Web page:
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Drinking Water Engineering and Science An interactive open-access journal
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Volume 3, issue 2
Drink. Water Eng. Sci., 3, 91–99, 2010
https://doi.org/10.5194/dwes-3-91-2010
© Author(s) 2010. This work is distributed under
the Creative Commons Attribution 3.0 License.

Special issue: CCWI '09 – Water quality modeling in distribution...

Drink. Water Eng. Sci., 3, 91–99, 2010
https://doi.org/10.5194/dwes-3-91-2010
© Author(s) 2010. This work is distributed under
the Creative Commons Attribution 3.0 License.

  12 Jul 2010

12 Jul 2010

MUWS (Microbiology in Urban Water Systems) – an interdisciplinary approach to study microbial communities in urban water systems

P. Deines1,2,3, R. Sekar1,2,3, H. S. Jensen1,2,3, S. Tait4, J. B. Boxall2, A. M. Osborn3, and C. A. Biggs1 P. Deines et al.
  • 1ChELSI Institute, Pennine Water Group, Department of Chemical and Biological Engineering, The University of Sheffield, UK
  • 2Pennine Water Group, Department of Civil and Structural Engineering, The University of Sheffield, UK
  • 3Department of Animal and Plant Sciences, The University of Sheffield, Sheffield, UK
  • 4Pennine Water Group, School of Engineering Design and Technology, The University of Bradford, Bradford, UK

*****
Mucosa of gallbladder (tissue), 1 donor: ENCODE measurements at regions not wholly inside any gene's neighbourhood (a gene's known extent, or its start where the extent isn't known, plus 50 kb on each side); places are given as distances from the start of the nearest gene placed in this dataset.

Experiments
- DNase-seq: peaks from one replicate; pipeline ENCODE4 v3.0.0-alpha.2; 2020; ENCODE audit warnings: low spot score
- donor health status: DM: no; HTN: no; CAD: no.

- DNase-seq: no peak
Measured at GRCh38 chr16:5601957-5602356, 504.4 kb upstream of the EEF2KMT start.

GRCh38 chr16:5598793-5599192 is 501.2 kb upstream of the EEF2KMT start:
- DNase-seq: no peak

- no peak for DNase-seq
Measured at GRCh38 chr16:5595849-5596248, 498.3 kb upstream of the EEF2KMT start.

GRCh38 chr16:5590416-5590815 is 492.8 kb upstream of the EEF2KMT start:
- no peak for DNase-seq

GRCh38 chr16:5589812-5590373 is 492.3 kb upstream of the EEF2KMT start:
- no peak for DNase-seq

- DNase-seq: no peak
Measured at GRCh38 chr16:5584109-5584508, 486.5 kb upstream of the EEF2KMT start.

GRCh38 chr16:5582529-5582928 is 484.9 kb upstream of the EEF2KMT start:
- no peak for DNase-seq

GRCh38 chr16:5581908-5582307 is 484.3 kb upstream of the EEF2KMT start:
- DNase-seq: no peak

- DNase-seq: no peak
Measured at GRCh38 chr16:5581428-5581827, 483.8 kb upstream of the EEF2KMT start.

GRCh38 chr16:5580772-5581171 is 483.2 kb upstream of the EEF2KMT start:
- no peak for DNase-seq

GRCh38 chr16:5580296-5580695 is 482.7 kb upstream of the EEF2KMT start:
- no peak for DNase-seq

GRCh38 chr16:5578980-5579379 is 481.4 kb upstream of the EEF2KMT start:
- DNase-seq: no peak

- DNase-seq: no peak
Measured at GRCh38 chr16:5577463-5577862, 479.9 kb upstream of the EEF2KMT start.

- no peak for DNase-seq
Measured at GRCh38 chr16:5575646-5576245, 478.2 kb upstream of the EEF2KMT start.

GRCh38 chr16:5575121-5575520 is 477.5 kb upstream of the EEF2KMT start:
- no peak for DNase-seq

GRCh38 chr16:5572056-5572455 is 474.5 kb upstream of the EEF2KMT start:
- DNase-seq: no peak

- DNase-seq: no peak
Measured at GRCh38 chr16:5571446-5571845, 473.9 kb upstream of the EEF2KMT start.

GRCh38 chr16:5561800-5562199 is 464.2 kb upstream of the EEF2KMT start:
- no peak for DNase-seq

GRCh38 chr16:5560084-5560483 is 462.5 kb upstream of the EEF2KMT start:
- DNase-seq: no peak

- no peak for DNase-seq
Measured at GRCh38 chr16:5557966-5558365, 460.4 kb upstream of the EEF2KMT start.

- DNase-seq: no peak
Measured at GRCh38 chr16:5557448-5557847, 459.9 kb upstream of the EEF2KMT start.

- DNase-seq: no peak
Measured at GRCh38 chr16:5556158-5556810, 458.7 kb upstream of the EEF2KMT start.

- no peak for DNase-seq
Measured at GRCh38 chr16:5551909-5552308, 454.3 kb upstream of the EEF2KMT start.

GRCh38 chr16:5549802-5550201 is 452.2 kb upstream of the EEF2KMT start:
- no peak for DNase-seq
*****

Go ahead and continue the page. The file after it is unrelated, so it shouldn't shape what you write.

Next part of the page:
Abstract. Microbiology in Urban Water Systems (MUWS) is an integrated project, which aims to characterize the microorganisms found in both potable water distribution systems and sewer networks. These large infrastructure systems have a major impact on our quality of life, and despite the importance of these systems as major components of the water cycle, little is known about their microbial ecology. Potable water distribution systems and sewer networks are both large, highly interconnected, dynamic, subject to time and varying inputs and demands, and difficult to control. Their performance also faces increasing loading due to increasing urbanization and longer-term environmental changes. Therefore, understanding the link between microbial ecology and any potential impacts on short or long-term engineering performance within urban water infrastructure systems is important. By combining the strengths and research expertise of civil-, biochemical engineers and molecular microbial ecologists, we ultimately aim to link microbial community abundance, diversity and function to physical and engineering variables so that novel insights into the performance and management of both water distribution systems and sewer networks can be explored. By presenting the details and principals behind the molecular microbiological techniques that we use, this paper demonstrates the potential of an integrated approach to better understand how urban water system function, and so meet future challenges.

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